During the really beleaguered times when, physically, you had hit a wall, mentally, you had hit a wall — probably weeks before your physical body had broken down — those were times when you relied on your programming. I remember times when I would have a difficult time getting out of bed. The trucks leave at 7 a.m. sharp, and its 10 minutes to 7 a.m. and you haven’t even crawled out of your sleeping bag. You rely on that programming to get your body in gear. You go through the motions. And if you keep going through the motions, eventually you catch your wind. Every single morning you have to figure out ways to trick your mind back into action. For me, very often it was the competitive thing where I would see somebody that was really hauling butt on the slopes, and there was no way that person could beat me. And that was my competitive attitude.
Why did you stay in the industry for nearly three decades?
It sort of became a lifestyle choice. It was nice being able to start in late January, early February, book off in mid- to late-June, take a break in the summer, go back for a summer plant for a month or so, and then have the rest of the year off. Having made enough money to be comfortable, and to travel, just that freedom. It was a lifestyle-type thing.
It was also a bit of an addiction. I remember as a planter making the phone calls to see who had what in terms of tree-planting contracts. The adventure, for sure.
And the people too! A lot of the friendships that you form become really tight, and you kind of miss that in the off season because you say goodbye to these people when the planting season is done. I suppose when you get back together with them in the early spring, it’s almost like a family reunion of sorts.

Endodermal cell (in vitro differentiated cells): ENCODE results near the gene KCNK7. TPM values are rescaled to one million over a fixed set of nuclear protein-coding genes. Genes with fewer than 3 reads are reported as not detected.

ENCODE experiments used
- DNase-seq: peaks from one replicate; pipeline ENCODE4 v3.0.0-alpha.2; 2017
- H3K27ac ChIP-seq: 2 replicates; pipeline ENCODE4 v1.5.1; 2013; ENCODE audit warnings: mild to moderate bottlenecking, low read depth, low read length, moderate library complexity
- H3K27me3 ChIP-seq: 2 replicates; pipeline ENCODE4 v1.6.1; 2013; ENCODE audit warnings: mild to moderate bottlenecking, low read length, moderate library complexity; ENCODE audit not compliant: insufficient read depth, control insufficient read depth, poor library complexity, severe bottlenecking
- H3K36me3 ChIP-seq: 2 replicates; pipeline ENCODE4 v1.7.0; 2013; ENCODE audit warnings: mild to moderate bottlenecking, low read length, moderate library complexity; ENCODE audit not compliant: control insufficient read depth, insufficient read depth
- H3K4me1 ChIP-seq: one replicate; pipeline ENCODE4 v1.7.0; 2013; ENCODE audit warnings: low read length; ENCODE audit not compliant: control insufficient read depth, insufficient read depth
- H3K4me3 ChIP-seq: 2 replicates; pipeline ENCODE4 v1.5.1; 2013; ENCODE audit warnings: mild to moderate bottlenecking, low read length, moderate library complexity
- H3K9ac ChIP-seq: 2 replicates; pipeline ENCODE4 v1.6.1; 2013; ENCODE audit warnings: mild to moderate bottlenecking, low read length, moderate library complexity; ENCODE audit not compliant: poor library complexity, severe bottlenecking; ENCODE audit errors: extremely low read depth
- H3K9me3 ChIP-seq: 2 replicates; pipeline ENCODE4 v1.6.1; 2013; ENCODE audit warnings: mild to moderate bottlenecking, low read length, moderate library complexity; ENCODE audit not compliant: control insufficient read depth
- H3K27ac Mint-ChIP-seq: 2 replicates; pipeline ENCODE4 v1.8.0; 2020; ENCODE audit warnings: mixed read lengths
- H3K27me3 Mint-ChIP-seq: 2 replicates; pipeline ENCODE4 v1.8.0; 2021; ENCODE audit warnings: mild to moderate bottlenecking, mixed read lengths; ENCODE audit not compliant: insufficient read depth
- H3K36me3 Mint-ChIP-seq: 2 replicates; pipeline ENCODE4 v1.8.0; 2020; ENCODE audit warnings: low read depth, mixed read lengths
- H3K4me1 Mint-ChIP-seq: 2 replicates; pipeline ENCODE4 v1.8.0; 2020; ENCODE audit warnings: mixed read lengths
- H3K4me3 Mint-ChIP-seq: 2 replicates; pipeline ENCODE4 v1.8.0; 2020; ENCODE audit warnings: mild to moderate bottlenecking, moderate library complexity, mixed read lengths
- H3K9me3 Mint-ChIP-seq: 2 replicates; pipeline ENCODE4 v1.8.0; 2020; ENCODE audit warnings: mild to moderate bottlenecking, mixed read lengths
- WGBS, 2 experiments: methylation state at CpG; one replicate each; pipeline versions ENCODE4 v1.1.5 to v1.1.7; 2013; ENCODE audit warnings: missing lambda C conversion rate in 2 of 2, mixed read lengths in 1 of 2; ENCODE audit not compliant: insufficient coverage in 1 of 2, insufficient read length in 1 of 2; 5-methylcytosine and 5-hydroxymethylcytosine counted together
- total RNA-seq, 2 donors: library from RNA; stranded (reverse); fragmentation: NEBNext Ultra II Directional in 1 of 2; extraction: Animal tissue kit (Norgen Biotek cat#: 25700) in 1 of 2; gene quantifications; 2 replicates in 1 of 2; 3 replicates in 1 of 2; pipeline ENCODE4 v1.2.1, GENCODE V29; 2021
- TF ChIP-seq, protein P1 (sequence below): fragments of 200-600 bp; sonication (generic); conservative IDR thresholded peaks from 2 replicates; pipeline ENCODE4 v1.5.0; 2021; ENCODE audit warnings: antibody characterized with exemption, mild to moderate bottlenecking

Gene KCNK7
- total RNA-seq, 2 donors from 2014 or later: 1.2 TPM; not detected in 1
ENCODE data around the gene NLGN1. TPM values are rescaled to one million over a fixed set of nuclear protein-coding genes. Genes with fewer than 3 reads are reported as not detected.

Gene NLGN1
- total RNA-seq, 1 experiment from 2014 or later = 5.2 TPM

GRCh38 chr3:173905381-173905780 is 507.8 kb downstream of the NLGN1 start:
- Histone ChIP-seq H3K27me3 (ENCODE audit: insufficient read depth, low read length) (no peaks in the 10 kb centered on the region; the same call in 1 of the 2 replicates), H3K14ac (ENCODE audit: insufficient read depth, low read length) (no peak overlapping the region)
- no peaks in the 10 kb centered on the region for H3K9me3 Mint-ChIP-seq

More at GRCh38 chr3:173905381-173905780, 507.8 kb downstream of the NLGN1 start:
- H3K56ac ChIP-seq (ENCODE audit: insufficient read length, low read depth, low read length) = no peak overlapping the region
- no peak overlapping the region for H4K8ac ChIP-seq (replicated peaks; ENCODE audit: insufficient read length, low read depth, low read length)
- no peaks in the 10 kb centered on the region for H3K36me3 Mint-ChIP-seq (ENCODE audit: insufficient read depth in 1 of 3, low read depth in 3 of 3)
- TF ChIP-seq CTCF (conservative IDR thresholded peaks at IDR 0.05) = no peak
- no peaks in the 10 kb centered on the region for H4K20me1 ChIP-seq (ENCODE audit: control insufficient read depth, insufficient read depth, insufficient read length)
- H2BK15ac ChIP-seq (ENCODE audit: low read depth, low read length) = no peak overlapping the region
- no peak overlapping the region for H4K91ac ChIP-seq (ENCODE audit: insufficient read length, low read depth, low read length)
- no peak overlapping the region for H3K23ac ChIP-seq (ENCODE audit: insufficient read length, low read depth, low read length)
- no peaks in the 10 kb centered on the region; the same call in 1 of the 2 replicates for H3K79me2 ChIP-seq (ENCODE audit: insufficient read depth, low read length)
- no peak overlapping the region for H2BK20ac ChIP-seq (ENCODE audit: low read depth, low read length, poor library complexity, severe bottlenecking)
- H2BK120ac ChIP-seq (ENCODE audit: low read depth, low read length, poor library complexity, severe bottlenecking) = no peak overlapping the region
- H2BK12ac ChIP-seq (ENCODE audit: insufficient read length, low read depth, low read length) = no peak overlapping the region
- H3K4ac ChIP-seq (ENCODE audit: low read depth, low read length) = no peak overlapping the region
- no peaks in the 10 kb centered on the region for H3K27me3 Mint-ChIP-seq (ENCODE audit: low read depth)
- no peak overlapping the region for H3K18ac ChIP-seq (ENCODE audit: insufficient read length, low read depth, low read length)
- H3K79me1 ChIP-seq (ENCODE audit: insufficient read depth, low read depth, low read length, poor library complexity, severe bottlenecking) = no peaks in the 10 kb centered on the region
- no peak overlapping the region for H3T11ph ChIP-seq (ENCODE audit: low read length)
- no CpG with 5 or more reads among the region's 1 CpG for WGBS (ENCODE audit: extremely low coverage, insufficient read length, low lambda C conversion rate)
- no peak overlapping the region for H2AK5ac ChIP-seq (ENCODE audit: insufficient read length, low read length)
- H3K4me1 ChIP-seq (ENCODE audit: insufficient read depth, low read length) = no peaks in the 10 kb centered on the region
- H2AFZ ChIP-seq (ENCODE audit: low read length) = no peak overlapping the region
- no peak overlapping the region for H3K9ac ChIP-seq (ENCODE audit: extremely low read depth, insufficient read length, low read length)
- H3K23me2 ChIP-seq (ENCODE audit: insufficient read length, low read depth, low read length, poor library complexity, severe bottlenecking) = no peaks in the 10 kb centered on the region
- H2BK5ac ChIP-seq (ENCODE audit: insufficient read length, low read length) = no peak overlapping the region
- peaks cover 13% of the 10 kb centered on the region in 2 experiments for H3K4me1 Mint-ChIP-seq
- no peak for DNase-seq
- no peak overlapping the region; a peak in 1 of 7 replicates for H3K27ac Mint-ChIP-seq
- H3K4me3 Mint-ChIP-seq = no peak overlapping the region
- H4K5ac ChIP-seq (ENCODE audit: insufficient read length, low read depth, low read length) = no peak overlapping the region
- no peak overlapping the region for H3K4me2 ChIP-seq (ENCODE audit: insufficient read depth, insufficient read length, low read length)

Have you ever revisited any of the sites you planted? Do you think about your trees now?
Oh, I do. I’m really fortunate... I believe it was 1989 when I planted a cutblock right on the Trans-Canada Highway outside of Golden. Heading toward Kamloops, on the right-hand side of the highway, there’s a rest stop right there where the cutblock starts. I visited that cutblock in the mid-‘90s, and it was a really surreal experience. The second I set foot on the piece of ground that I worked, I remembered this distinct stump that was in my way. I followed the area and I looked at my trees and they were all about eight feet tall I guess at the time. They started out as seedlings, probably one foot high.
Today, I’m curious. I haven’t stopped at that spot. I’m always in such a rush when I take that piece of highway. Someday soon I’m going to stop and walk through that area. I’m sure the trees are 40 feet high at this point. I do think about the trees. Most of them I can’t access because they’re up the inlets and a lot of them are on helicopter settings and there’s no way to get up there. I do think about them, though.
What are today’s pressing issues in the tree-planting industry?